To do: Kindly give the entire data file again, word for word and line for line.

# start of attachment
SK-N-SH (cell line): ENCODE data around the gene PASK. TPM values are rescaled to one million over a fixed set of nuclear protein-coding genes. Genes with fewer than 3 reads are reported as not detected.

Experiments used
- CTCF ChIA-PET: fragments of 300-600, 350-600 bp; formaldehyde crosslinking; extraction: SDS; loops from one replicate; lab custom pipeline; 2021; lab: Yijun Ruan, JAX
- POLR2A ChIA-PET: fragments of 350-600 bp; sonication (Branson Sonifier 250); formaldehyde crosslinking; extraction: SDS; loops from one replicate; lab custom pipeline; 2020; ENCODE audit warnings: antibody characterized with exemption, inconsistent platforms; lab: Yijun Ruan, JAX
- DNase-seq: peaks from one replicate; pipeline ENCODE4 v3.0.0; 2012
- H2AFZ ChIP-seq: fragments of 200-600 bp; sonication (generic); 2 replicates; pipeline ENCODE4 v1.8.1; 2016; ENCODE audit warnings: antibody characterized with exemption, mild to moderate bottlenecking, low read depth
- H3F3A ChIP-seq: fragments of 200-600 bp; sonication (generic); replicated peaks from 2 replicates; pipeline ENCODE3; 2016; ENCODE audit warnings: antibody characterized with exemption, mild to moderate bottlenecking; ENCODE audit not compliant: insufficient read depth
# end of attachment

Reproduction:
SK-N-SH (cell line): ENCODE data around the gene PASK. TPM values are rescaled to one million over a fixed set of nuclear protein-coding genes. Genes with fewer than 3 reads are reported as not detected.

Experiments used
- CTCF ChIA-PET: fragments of 300-600, 350-600 bp; formaldehyde crosslinking; extraction: SDS; loops from one replicate; lab custom pipeline; 2021; lab: Yijun Ruan, JAX
- POLR2A ChIA-PET: fragments of 350-600 bp; sonication (Branson Sonifier 250); formaldehyde crosslinking; extraction: SDS; loops from one replicate; lab custom pipeline; 2020; ENCODE audit warnings: antibody characterized with exemption, inconsistent platforms; lab: Yijun Ruan, JAX
- DNase-seq: peaks from one replicate; pipeline ENCODE4 v3.0.0; 2012
- H2AFZ ChIP-seq: fragments of 200-600 bp; sonication (generic); 2 replicates; pipeline ENCODE4 v1.8.1; 2016; ENCODE audit warnings: antibody characterized with exemption, mild to moderate bottlenecking, low read depth
- H3F3A ChIP-seq: fragments of 200-600 bp; sonication (generic); replicated peaks from 2 replicates; pipeline ENCODE3; 2016; ENCODE audit warnings: antibody characterized with exemption, mild to moderate bottlenecking; ENCODE audit not compliant: insufficient read depth